There are three things in the universe: 1) those things the yachay (intellect) understands; 2) those things the yachay does not understand but eventually will (e.g. through advancements in science); and 3) those things the yachay will never understand (e.g. the munay and llankay).

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Fate of the Machukuna

There are many stories woven into the fabric of the Andean culture. It is difficult to know which stories are a pure reflection of the pre-conquest era and which were influenced by the conquerors and their religion. It is also difficult to know to what degree the stories have been shaped by the expectations and desires of those of us from the West who seek to find in the Andes what our own culture lost so many centuries ago. In addition, being an oral tradition, the stories may vary from village to village or from story teller to story teller. Here is a thread of a story pulled from a much richer and more elaborate fabric.

The indigenous people of the Andes refer to themselves as the ‘Runakuna’. In Quechua (the language of the Andes) the word ‘runa’ means ‘person’, and the addition of ‘kuna’ to a word makes the word plural. In it narrowest use ‘Runakuna’ refers to those Andeans who are the inheritors of, and who still live, the ancient Andean Cosmovision. In its widest use ‘Runakuna’ refers to the entire human race.

We are living in the age of the Runakuna, which is the age of the sun, and we are the children of the sun. Before there was the sun (Taytay Inti) there was the moon (Mamma Killa), and before the Runakuna there were the Machukuna, the children of the moon, the ‘Ancient Ones’ (‘Machu’ is Quechua for ‘ancient’). The Machukuna lived on this earth and the moon was their sun.

The age of the Machukuna ended with a ‘pachakuti’. A pachakuti is a time when space, time, and consciousness go through a great change, an overturning of the way things are. In this pachakuti the creative impulse of the living Cosmos created the sun, under whose searing light the Machukuna could not survive.

The Machukuna could see their doom approaching with the first dawn. Some fled into the hills to seek shelter in caves, some dove into deep waters, others hid in the trees. They died, the sun killed them all, but their spirits are still around.* Their spirits may be encountered in certain caves, and at night, in a bright moon, their bones are reanimated and walk about the earth. The ‘chullpas’ (small stone dwellings built by the Machukuna) are scattered about the slopes of the Andes. At sunset, when the sun has gone, the Machukuna emerge from their chullpas and warm their bones by the red glow of the evening sky.

Chullpas near Paucartambo

Chullpas in the hills near Paucartambo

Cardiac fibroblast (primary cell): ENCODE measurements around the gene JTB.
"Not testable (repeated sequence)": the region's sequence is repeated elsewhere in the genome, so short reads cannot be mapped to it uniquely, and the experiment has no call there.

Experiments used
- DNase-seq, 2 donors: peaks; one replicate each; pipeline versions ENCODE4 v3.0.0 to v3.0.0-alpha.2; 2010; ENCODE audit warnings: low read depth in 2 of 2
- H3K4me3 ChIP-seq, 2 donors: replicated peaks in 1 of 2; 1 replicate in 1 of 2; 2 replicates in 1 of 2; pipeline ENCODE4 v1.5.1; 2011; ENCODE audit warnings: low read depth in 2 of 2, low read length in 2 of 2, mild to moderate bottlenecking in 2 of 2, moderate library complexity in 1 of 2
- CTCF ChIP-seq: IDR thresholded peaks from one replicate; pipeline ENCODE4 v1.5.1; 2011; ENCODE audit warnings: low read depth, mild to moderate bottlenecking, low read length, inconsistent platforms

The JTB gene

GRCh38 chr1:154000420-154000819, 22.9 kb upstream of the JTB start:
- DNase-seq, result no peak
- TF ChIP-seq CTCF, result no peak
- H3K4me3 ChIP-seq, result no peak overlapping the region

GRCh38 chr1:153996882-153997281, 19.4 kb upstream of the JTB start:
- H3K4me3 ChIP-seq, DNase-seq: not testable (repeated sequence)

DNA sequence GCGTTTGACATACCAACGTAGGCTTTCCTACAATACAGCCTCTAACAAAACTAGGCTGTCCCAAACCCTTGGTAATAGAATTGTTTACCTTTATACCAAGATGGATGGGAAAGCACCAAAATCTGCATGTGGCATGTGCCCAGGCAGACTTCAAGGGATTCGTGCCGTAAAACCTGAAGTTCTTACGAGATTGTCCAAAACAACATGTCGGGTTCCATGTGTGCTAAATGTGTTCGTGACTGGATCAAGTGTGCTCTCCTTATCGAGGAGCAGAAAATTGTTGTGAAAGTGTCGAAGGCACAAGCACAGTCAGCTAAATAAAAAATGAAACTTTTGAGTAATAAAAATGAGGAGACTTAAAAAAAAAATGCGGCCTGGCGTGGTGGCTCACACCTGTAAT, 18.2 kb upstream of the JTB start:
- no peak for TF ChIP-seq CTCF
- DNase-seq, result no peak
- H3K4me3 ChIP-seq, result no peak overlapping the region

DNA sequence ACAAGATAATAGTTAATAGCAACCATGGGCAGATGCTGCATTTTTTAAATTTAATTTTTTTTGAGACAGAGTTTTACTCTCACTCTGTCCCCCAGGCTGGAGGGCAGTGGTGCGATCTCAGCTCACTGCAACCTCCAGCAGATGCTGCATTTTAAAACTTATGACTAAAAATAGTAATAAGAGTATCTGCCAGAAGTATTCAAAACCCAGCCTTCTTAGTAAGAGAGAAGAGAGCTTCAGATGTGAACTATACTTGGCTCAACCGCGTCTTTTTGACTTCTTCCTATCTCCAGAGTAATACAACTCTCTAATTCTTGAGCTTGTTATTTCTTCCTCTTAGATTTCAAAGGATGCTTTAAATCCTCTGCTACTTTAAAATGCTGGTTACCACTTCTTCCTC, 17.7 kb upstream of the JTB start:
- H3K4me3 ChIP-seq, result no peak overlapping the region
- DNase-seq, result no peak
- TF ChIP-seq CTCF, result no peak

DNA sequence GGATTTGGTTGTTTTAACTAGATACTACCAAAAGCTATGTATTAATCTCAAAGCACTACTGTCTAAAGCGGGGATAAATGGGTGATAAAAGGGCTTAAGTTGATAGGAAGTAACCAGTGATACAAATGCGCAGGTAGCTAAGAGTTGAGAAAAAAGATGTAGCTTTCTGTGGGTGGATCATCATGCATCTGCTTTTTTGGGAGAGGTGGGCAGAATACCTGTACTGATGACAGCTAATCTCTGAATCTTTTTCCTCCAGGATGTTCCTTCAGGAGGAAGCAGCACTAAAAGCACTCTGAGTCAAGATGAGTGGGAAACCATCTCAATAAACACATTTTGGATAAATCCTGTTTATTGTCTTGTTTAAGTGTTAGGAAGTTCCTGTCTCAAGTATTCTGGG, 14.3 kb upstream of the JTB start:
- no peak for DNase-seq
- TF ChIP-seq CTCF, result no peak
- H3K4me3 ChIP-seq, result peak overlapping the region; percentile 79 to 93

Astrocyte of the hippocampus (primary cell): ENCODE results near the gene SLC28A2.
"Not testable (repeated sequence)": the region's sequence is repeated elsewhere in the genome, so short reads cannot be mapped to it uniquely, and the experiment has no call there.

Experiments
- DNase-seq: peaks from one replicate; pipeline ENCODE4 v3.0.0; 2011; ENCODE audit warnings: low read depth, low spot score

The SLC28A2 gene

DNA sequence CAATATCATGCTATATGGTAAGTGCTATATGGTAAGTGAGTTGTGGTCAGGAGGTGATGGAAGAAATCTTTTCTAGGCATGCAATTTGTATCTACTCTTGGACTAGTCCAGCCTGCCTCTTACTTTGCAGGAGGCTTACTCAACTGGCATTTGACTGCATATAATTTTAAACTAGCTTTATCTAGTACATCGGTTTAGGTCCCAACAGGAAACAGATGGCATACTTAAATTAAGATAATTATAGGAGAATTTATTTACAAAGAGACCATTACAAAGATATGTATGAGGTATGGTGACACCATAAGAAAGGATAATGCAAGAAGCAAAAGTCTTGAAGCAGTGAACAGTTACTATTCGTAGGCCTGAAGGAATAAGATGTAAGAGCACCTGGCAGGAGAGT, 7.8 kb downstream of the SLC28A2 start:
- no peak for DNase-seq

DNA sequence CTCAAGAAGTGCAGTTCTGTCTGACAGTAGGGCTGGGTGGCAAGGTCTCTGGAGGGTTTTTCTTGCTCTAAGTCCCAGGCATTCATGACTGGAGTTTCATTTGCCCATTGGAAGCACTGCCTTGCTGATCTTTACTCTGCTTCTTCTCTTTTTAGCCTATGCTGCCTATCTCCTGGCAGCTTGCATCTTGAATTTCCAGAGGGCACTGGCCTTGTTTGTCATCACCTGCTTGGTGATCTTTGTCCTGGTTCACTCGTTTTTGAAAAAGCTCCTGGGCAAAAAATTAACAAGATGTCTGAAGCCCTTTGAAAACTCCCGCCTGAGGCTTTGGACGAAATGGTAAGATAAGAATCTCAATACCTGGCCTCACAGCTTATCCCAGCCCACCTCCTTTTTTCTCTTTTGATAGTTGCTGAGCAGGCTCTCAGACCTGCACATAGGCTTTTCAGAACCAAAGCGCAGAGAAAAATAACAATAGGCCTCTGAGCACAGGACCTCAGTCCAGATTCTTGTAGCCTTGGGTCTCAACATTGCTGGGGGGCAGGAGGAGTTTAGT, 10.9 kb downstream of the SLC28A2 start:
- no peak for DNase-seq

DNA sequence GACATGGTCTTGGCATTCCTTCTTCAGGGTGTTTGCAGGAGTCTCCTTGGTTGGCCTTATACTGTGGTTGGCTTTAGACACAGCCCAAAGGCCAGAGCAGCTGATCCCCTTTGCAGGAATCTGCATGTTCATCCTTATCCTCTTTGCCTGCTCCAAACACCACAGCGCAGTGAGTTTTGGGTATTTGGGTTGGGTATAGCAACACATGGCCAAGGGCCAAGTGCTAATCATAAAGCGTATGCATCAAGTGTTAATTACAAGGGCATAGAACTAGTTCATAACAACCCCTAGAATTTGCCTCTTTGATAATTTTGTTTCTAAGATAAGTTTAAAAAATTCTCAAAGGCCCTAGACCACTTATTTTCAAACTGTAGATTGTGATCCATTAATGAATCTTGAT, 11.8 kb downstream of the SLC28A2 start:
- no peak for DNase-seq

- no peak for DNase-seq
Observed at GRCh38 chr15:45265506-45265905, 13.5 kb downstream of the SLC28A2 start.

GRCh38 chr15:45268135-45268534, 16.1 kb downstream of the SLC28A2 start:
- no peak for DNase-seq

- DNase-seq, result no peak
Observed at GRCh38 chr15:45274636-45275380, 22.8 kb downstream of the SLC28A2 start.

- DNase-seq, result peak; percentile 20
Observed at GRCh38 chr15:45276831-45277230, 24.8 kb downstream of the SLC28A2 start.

With the rising of the sun and the fall of the Machukuna the Runakuna appeared and the age of the sun began. Why did the Cosmos create the sun and destroy the Machukuna? Some Andeans believe it was done for the benefit of us, the Runakuna, but many believe the Cosmos did it because it just felt like it.

This story has not come to an end. There will be more pachakutis, times of great upheaval and change, leading to new ages and new types of people who will thrive in those times. The Qero, and other Andean, paqos say that we have entered another pachakuti. One of the stories woven about the Qero is that they have abandoned their path of isolation from the West, a path they have followed since the Spanish conquest of Peru, because they have a piece of what humanity needs to make the transformation necessary to move into the next age of the world, that piece is the Andean Cosmovision.

What signs are there that a pachakuti has indeed begun? Well, from my Western perspective it seems obvious to anyone with half a yachay that our species is in a car speeding toward the edge of a cliff (of environmental disaster). From the Andean perspective, I ran across a small note in my reading about an interview with an Andean paqo several decades ago. When asked when the next pachakuti would arrive he said not to worry, that it wouldn’t happen until the snows leave the slopes of the sacred mountain Apu Asungate…

Andean Mountain with shrinking ice fields

Andean peak on road from Cusco to Bolivia. It used to be covered with snow at this time of year.

 

It makes a nice story, at least I like it. As with many good stories (see The Lord of the Rings) it contains some sadness for things lost. A fuller telling of the tale includes a prophecy that by opening up to the West the Qero may have doomed their own culture.

About the pachakuti, we don’t have to be driven by fear of cataclysm, we can also be drawn by love and beauty. In this story if humanity survives it will be by becoming more in touch with all of who we are, all of our facets as beings in this Cosmos. When this happens we will, metaphorically, grow wings and fly.

I’d like to end by sharing something don Americo Yabar told me, but I find that I must use my own words and concepts to relate it. In the Andean Cosmovision, as I understand it, there is no God that stands outside of the Cosmos as the creator, nor is the Cosmos simply a collection of energy and matter operating off of mechanical principles. The Cosmos itself is conscious (and sacred), and the creator and the creation are one and the same.** The Cosmos is ‘thinking’ about the current situation on our planet and soon it will come up with an answer, in the ripening of time. All we need to do is to stay connected with, and in harmony with, the Cosmos as it evolves. The Andean meditations provide a means for doing this.